Consumer Privacy Groups File FTC Complaint Over Facebook, WhatsApp Data Sharing

Image courtesy of Facebook

It’s been less than a week since WhatsApp announced it would start sharing some user data with parent company Facebook, but in that short time, app users and privacy advocates alike have raised a ruckus over what they see as a broken promise. Now, some consumer privacy watchdog groups have filed a formal complaint with the FTC, asking them to look into it.

The complaint (PDF) comes from the Electronic Privacy Information Center (EPIC) and the Center for Digital Democracy (CDD). The groups ask the FTC to investigate the new terms that Facebook and WhatsApp have set, saying it constitutes “an unfair and deceptive trade practice,” which is the legal term for all those misleading things the FTC’s responsible for quashing.

The change, EPIC and CDD claim, is widely viewed as a reduction of users’ privacy. They cite several tech journalists, international regulators, and experts who all shared negative views of the news when it broke. They also cite the FTC’s own previous communications to Facebook and WhatsApp about, well, exactly this.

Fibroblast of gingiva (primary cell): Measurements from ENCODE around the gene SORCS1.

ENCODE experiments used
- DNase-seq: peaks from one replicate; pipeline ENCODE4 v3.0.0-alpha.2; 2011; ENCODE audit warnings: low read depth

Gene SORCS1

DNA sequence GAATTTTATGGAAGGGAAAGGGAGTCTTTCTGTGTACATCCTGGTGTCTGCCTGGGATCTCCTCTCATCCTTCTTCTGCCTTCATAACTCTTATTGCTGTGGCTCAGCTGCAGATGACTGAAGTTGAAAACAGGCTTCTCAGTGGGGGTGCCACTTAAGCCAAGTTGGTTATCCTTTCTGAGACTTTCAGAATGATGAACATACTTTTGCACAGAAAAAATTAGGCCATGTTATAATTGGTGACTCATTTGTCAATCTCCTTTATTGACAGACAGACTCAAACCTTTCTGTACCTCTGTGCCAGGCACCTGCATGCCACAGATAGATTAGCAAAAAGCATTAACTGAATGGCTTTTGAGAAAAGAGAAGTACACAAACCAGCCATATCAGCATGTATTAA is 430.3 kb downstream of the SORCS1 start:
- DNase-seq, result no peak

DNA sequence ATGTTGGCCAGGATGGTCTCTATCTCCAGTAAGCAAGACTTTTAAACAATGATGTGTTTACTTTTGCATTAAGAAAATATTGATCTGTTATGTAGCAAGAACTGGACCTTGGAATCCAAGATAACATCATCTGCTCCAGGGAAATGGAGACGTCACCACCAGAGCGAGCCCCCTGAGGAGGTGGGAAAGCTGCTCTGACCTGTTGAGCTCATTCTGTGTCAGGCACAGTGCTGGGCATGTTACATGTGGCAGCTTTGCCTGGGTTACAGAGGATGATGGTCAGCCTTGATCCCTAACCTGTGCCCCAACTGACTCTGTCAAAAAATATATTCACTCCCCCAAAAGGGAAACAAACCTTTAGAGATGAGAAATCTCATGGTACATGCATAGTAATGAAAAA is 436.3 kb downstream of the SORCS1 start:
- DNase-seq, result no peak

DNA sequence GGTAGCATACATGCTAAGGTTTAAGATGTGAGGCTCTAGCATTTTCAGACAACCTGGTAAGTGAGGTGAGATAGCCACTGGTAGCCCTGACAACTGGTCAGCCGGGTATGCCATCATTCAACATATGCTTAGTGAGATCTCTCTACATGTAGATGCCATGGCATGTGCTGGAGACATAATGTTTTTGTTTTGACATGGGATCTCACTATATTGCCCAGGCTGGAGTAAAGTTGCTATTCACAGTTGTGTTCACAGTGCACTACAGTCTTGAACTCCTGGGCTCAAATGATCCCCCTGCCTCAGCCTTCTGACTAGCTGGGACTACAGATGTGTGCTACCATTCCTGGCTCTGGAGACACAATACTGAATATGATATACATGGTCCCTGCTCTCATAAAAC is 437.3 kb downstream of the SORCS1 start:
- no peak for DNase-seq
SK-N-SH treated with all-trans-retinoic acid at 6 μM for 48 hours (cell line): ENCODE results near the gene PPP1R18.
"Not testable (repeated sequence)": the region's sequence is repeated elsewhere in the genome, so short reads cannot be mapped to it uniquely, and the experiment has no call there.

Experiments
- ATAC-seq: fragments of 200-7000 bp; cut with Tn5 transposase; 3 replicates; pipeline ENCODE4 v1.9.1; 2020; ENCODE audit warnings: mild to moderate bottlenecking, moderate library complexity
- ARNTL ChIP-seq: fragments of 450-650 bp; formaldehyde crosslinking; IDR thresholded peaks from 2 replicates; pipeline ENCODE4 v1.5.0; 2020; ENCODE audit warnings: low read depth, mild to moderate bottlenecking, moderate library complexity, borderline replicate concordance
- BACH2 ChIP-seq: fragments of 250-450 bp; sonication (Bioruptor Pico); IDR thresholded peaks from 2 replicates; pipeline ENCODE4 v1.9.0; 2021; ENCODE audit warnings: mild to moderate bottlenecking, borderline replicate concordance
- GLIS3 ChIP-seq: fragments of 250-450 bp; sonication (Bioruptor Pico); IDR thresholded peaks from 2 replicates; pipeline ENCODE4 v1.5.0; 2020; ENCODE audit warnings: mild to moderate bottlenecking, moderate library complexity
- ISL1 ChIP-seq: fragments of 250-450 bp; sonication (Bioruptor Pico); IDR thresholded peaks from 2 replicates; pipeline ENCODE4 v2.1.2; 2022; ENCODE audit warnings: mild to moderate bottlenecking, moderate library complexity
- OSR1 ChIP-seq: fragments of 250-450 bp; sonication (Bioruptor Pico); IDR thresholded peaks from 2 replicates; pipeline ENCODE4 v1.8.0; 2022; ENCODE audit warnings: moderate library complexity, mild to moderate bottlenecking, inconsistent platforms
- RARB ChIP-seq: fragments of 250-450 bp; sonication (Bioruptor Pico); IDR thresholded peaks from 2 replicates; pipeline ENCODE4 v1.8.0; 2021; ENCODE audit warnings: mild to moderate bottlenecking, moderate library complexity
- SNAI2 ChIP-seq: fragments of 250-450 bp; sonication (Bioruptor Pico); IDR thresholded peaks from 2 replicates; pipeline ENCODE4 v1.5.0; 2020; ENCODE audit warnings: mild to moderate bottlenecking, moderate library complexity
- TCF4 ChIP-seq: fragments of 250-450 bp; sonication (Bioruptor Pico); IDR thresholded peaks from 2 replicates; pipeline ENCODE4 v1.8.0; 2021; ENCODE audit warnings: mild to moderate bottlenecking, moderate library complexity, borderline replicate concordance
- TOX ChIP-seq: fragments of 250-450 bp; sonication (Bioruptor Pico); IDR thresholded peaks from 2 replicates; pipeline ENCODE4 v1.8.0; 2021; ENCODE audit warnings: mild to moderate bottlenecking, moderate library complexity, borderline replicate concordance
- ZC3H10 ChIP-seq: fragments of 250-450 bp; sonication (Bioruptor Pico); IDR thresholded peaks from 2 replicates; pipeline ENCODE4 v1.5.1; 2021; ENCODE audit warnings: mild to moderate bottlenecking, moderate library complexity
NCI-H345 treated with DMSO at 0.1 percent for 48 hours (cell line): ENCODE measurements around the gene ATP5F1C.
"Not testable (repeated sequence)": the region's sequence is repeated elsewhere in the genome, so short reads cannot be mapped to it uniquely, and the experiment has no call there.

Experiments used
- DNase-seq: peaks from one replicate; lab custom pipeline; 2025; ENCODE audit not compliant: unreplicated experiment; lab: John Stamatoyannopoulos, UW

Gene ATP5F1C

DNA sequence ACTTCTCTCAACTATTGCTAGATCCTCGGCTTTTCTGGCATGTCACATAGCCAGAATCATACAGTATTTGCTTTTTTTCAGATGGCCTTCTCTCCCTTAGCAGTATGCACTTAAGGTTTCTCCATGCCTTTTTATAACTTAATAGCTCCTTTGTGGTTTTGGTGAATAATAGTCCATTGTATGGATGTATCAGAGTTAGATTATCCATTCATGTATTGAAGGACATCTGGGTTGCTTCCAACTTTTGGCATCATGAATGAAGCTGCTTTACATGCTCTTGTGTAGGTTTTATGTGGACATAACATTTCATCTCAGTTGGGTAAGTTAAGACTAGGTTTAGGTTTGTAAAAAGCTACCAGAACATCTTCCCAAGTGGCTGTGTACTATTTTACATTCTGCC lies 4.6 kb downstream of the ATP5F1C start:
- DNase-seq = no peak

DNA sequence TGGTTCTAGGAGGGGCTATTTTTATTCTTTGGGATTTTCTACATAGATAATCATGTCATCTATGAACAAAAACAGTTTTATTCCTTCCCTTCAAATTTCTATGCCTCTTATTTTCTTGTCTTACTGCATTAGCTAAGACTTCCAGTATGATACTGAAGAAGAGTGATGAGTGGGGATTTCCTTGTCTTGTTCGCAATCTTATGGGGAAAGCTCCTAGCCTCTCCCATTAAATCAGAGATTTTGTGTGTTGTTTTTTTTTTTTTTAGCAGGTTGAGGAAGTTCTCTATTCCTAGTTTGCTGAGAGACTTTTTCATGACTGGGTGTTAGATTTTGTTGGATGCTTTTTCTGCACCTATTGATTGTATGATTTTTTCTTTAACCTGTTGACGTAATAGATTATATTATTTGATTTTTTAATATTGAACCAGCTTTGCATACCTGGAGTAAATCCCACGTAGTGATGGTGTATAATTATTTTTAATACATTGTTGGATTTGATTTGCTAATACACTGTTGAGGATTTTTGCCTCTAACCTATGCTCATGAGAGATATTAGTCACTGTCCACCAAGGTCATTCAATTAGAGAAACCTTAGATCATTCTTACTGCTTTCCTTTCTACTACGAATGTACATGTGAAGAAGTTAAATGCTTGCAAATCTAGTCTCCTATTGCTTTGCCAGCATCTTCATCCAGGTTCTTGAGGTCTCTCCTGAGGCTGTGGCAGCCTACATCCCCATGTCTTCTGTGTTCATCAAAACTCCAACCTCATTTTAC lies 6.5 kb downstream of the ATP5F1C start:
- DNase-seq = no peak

Back when Facebook first announced its plans to buy WhatsApp back in 2014, the FTC warned the two to play nice when it came to users’ privacy. Facebook has been subject to strict privacy rules since a 2011 settlement with the FTC, and the feds warned the social network that it has to uphold its end of the bargain.

At the time, in 2014, the FTC advised, “WhatsApp must continue to honor these [existing] promises to consumers.”

And also at the time, both companies’ executives promised to do just that. In 2014, Mark Zuckerberg said that Facebook was “absolutely not going to change plans around WhatsApp and the way it uses user data.” The CEO of WhatsApp echoed the sentiment, saying flatly, “We will never change our privacy policy.”

Given that the existing promise has now changed, as has the privacy policy, EPIC contends, Facebook and WhatsApp are now violating a promise to their billions of users, and are violating Section 5 of the FTC Act.

“When Facebook acquired WhatsApp, WhatsApp made a commitment to its users, to the Federal Trade Commission, and to privacy authorities around the world not to disclose user data to Facebook,” EPIC president Marc Rotenberg said in a statement. “Now they have broken that commitment.”

For what it’s worth, WhatsApp users have 30 days to opt out of having their data shared with Facebook. Clock’s a-ticking!